GREENSBORO, N.C. (WGHP) – The word “Greensboro” wasn’t uttered, but the manufacturing of the supersonic jet that will take place at a factory at Piedmont Triad International Airport was on an international stage today.
Boom Supersonic is investing $500 million to build that manufacturing facility on a plot near I-73 and Old Oak Ridge Road at PTIA, and Boom Chief Technology Officer Brian Durrence was part of a panel discussion at IWC’s Watches and Wonders conference in Geneva, Switzerland, that was streamed live this morning.
Durrence and Matt Pearson, founder and CEO of a company called Airspeeder, were interviewed by Mike Christensen of GQ magazine about the innovations that will move people faster in the future – and looking good doing it.
You know about Boom, which is developing the next supersonic transport jet that will fly at roughly 1304.36 miles per hour and transport 65 to 80 passengers from New York to London in about 3.5 hours. The company’s goal is to make air travel faster, sustainable and affordable, Durrence said during the presentation.
Airspeeder, for the record, is perfecting a flying, electric racing car that it sees as a precursor to modern personal travel. “We’re all going to get flying cars. It’s not if; it’s when,” Pearson said.
But Boom’s concept is a much more immediate enterprise than flying cars. United Airlines has bought 15 of the jets that are expected to roll off the line in Greensboro by 2029. There is an option for 35 more. The U.S. Air Force also is a partner.
Durrence said he got into this high-speed, new-age innovation because as a child he “consumed way too much science fiction.” At times when answering Christensen’s questions, he sounded like he was reading a teleprompter script from his company’s marketing materials, but he drove home the points.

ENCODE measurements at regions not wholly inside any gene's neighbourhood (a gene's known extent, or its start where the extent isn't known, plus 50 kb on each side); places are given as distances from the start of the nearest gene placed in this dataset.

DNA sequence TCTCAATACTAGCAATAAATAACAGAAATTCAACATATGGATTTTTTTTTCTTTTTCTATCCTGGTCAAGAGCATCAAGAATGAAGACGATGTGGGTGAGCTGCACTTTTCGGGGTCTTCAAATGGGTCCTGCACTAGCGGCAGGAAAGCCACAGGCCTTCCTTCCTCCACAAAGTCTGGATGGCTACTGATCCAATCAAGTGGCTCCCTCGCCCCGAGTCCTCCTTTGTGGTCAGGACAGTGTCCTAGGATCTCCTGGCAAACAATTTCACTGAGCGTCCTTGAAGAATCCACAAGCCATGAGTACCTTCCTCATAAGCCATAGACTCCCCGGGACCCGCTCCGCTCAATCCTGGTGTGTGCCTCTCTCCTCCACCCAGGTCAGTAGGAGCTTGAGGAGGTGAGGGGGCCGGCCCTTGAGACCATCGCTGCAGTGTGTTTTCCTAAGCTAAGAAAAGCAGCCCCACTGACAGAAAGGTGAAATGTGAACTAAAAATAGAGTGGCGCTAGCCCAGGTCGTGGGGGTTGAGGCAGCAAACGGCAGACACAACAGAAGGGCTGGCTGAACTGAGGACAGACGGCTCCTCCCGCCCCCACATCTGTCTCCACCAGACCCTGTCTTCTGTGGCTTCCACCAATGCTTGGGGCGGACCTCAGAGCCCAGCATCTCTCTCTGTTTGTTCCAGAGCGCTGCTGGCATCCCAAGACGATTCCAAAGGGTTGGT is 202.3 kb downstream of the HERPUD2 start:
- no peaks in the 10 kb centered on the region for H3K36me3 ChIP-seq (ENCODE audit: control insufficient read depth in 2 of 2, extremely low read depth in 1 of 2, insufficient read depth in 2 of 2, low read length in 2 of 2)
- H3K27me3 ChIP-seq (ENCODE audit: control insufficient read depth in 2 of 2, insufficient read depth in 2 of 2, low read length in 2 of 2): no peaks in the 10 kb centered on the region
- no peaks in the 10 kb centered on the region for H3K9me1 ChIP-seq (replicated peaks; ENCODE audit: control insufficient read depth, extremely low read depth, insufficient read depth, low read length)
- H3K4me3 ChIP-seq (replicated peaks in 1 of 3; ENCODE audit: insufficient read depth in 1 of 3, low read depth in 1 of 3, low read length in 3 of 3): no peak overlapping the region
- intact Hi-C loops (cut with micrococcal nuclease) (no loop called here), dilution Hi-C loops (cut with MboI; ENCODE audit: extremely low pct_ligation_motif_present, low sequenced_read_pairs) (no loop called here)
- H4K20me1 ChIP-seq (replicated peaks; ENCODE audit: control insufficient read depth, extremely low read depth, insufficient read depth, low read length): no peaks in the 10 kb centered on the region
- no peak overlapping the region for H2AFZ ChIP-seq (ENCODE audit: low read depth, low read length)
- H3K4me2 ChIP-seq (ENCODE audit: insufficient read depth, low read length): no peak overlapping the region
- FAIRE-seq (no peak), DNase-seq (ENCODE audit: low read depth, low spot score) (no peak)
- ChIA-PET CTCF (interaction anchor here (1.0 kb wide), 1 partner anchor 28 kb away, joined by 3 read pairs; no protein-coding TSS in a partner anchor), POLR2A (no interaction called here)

He talked about the speed of the Overture, the company’s planned commercial jet, and the plan to produce Overture to fly at net carbon zero, meaning its fuel would be non-petroleum and developed from reusable products.
“Our ultimate vision is to make the world dramatically more accessible,” Durrence said. “We will do that with speed, safety and sustainability.”
Tangential references to Greensboro came when Durrence was talking about sustainable manufacturing.
“We want people to travel without adverse effects on the planet,” he said. “We are leaning in on technologies, like sustainable aviation fuels. The Overture is carbon-neutral. This is how we manage our manufacturing facilities.
“We are founded on three principles – speed, safety and sustainability. We can’t succeed without them.”
Boom’s facility in Greensboro would build Overtures – the company calls it “The Overture Superfactory” – provide for customers and suppliers and then service those jets, Boom Chief Business Officer Kathy Savitt said at the announcement back in January. The company will hire about 1,761 initially and have an apprentice program for students from North Carolina colleges, but she said that workforce is expected to grow to 2,400 at PTI by 2032.
One element of that work is design. Christensen asked Durrence and Pearson why the innovations of tomorrow had to look so good in development.
“Design unlocks the power of supporting technologies to make safe and sustainable,” Durrence said. “Every design [of the Overture] is part of that, including the floor-to-ceiling windows. … This is where the digital design world and the real world of hardware meet.
“We’ve already shrunk the world to one flight. What else can you do but speed up travel? You do anything you can do to improve humanity.”